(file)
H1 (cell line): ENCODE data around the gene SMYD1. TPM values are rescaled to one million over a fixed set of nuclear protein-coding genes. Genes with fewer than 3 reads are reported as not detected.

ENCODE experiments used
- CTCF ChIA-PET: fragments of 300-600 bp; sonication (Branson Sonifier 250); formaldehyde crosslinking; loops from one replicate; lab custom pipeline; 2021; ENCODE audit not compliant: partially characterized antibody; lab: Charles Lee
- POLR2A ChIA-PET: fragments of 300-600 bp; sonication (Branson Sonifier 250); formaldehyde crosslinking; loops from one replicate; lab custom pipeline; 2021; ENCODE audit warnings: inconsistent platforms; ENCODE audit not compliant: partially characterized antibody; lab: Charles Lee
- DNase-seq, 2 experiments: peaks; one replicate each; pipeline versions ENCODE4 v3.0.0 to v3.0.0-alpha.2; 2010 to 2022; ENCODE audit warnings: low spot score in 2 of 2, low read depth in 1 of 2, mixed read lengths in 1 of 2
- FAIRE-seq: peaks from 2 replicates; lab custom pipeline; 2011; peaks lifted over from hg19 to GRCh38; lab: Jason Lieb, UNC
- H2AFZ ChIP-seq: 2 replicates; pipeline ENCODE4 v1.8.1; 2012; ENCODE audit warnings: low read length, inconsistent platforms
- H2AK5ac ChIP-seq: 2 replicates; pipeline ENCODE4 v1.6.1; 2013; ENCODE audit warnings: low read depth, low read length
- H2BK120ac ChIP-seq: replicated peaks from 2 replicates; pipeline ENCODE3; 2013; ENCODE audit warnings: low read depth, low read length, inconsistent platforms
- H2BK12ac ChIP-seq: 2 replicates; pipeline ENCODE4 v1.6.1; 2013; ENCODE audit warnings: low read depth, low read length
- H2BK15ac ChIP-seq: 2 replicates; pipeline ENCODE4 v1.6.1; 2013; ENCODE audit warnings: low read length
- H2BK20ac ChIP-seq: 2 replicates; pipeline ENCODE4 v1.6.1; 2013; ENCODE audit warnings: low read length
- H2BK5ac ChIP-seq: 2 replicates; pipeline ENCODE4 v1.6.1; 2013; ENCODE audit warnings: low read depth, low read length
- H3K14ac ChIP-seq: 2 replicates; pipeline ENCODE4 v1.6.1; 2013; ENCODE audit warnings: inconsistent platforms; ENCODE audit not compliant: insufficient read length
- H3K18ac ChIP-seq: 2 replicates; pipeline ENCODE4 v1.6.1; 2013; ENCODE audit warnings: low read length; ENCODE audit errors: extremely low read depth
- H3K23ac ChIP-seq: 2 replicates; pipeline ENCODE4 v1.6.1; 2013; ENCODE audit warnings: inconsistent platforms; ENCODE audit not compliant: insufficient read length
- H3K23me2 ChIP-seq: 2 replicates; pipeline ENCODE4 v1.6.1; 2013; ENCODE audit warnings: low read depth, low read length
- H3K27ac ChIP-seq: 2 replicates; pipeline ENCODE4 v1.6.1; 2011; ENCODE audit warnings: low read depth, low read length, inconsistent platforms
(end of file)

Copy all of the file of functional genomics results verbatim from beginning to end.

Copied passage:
H1 (cell line): ENCODE data around the gene SMYD1. TPM values are rescaled to one million over a fixed set of nuclear protein-coding genes. Genes with fewer than 3 reads are reported as not detected.

ENCODE experiments used
- CTCF ChIA-PET: fragments of 300-600 bp; sonication (Branson Sonifier 250); formaldehyde crosslinking; loops from one replicate; lab custom pipeline; 2021; ENCODE audit not compliant: partially characterized antibody; lab: Charles Lee
- POLR2A ChIA-PET: fragments of 300-600 bp; sonication (Branson Sonifier 250); formaldehyde crosslinking; loops from one replicate; lab custom pipeline; 2021; ENCODE audit warnings: inconsistent platforms; ENCODE audit not compliant: partially characterized antibody; lab: Charles Lee
- DNase-seq, 2 experiments: peaks; one replicate each; pipeline versions ENCODE4 v3.0.0 to v3.0.0-alpha.2; 2010 to 2022; ENCODE audit warnings: low spot score in 2 of 2, low read depth in 1 of 2, mixed read lengths in 1 of 2
- FAIRE-seq: peaks from 2 replicates; lab custom pipeline; 2011; peaks lifted over from hg19 to GRCh38; lab: Jason Lieb, UNC
- H2AFZ ChIP-seq: 2 replicates; pipeline ENCODE4 v1.8.1; 2012; ENCODE audit warnings: low read length, inconsistent platforms
- H2AK5ac ChIP-seq: 2 replicates; pipeline ENCODE4 v1.6.1; 2013; ENCODE audit warnings: low read depth, low read length
- H2BK120ac ChIP-seq: replicated peaks from 2 replicates; pipeline ENCODE3; 2013; ENCODE audit warnings: low read depth, low read length, inconsistent platforms
- H2BK12ac ChIP-seq: 2 replicates; pipeline ENCODE4 v1.6.1; 2013; ENCODE audit warnings: low read depth, low read length
- H2BK15ac ChIP-seq: 2 replicates; pipeline ENCODE4 v1.6.1; 2013; ENCODE audit warnings: low read length
- H2BK20ac ChIP-seq: 2 replicates; pipeline ENCODE4 v1.6.1; 2013; ENCODE audit warnings: low read length
- H2BK5ac ChIP-seq: 2 replicates; pipeline ENCODE4 v1.6.1; 2013; ENCODE audit warnings: low read depth, low read length
- H3K14ac ChIP-seq: 2 replicates; pipeline ENCODE4 v1.6.1; 2013; ENCODE audit warnings: inconsistent platforms; ENCODE audit not compliant: insufficient read length
- H3K18ac ChIP-seq: 2 replicates; pipeline ENCODE4 v1.6.1; 2013; ENCODE audit warnings: low read length; ENCODE audit errors: extremely low read depth
- H3K23ac ChIP-seq: 2 replicates; pipeline ENCODE4 v1.6.1; 2013; ENCODE audit warnings: inconsistent platforms; ENCODE audit not compliant: insufficient read length
- H3K23me2 ChIP-seq: 2 replicates; pipeline ENCODE4 v1.6.1; 2013; ENCODE audit warnings: low read depth, low read length
- H3K27ac ChIP-seq: 2 replicates; pipeline ENCODE4 v1.6.1; 2011; ENCODE audit warnings: low read depth, low read length, inconsistent platforms